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Inherited from Middle English induction, from Old French induction, from Latin inductiō, from indūcō (I lead). By surface analysis, induct +‎ -tion or induce +‎ -tion.


  • IPA(key): /ɪnˈdʌkʃən/
  • Rhymes: -ʌkʃən
  • (file)


induction (countable and uncountable, plural inductions)

  1. An act of inducting.
    1. A formal ceremony in which a person is appointed to an office or into military service.
    2. The process of showing a newcomer around a place where they will work or study.
  2. An act of inducing.
    • 2002, Gilbert S. Banker & Christopher T. Rhodes, Modern Pharmaceutics, 4th edition, Informa Health Care, →ISBN, page 699:
      One of the first examples of the immunogenicity of recombinantly derived antibodies was with murine anti-CD3 monoclonal antibody (OKT3) used in the induction of immunosupression after organ transplantation.
    1. (physics) Generation of an electric current by a varying magnetic field.
    2. (logic) Derivation of general principles from specific instances.
    3. (mathematics) A method of proof of a theorem by first proving it for a specific case (often an integer; usually 0 or 1) and showing that, if it is true for one case then it must be true for the next.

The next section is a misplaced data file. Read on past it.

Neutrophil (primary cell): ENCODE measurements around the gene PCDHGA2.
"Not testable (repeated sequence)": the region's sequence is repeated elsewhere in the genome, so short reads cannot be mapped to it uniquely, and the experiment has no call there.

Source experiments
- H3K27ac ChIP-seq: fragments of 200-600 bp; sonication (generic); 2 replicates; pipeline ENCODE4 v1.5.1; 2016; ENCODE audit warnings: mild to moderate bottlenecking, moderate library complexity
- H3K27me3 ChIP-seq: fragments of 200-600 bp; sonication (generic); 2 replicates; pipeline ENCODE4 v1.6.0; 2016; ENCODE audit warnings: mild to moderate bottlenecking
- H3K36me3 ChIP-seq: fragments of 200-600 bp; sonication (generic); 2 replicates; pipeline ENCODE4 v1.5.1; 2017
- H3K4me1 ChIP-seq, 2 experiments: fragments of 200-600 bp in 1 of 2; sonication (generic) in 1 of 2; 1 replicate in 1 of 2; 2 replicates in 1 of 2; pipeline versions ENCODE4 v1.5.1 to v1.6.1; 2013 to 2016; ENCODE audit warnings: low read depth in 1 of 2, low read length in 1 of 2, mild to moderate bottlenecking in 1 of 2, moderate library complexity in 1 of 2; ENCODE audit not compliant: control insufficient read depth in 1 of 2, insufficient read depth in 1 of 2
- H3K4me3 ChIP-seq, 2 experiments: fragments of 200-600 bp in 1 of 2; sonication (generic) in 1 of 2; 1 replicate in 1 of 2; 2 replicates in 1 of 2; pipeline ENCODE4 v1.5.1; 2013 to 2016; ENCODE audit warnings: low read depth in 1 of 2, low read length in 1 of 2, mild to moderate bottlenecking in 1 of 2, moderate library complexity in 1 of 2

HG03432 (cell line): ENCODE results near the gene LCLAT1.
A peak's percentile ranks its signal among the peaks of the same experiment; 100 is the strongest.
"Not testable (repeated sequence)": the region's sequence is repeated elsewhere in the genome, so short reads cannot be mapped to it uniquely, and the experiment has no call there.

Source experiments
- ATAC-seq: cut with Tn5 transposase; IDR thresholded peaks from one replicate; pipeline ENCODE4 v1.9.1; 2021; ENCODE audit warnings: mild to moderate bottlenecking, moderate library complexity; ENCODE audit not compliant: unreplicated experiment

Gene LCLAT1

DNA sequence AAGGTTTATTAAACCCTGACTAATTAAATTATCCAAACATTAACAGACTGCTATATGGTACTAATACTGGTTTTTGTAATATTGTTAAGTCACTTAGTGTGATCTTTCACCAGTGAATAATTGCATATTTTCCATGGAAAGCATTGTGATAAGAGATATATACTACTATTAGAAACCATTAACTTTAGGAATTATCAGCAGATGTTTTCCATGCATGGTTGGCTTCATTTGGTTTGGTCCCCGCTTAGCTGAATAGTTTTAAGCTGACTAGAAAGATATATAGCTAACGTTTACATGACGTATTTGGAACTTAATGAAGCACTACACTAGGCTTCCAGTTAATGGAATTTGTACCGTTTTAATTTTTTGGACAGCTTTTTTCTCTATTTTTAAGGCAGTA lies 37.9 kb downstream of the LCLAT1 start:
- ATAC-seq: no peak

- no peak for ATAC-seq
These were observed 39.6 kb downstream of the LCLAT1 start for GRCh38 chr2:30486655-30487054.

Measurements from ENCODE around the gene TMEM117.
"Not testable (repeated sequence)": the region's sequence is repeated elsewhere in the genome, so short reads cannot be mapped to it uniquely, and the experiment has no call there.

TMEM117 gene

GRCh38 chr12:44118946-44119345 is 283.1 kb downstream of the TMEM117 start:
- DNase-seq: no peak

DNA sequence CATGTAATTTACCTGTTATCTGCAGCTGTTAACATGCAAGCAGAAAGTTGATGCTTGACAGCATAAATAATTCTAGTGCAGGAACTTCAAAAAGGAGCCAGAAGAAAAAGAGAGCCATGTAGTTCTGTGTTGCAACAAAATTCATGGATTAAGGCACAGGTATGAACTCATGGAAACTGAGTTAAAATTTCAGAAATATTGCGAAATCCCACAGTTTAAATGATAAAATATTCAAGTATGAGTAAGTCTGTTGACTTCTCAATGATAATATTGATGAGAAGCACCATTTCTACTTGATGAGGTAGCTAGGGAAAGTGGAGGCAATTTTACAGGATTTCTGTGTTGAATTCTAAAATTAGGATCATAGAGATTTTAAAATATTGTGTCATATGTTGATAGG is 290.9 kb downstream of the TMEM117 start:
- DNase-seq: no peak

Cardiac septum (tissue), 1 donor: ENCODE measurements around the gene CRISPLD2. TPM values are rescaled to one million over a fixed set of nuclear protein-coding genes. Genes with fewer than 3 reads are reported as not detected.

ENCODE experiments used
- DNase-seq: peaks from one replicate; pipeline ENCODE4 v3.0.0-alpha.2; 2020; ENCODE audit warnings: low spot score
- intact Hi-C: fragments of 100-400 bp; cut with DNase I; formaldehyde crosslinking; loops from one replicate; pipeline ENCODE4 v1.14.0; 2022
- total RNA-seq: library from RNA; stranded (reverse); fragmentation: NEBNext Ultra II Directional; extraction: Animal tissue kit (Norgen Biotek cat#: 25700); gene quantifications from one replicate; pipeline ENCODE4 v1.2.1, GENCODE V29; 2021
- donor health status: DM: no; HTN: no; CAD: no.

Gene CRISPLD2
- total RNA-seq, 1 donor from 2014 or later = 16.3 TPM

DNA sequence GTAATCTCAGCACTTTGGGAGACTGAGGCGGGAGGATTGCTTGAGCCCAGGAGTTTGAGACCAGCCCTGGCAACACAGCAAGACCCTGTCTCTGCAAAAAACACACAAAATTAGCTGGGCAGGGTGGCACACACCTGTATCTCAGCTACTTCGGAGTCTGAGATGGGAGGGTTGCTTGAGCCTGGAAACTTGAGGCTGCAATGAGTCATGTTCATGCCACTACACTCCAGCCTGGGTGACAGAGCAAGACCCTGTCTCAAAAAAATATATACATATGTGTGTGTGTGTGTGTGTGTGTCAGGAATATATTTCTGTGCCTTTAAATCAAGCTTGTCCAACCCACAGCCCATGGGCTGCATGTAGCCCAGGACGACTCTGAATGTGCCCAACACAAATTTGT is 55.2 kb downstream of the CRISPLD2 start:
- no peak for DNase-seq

4. (theater) Use of rumors to twist and complicate the plot of a play or to narrate in a way that does not have to state truth nor fact within the play.
    5. (biology) In developmental biology, the development of a feature from part of a formerly homogenous field of cells in response to a morphogen whose source determines the feature's position and extent.
    6. (mechanical engineering) The delivery of air to the cylinders of an internal combustion piston engine.
  3. (medicine) The process of inducing the birth process.
  4. (obsolete) An introduction.


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From Latin inductio.


induction f (plural inductions)

  1. induction

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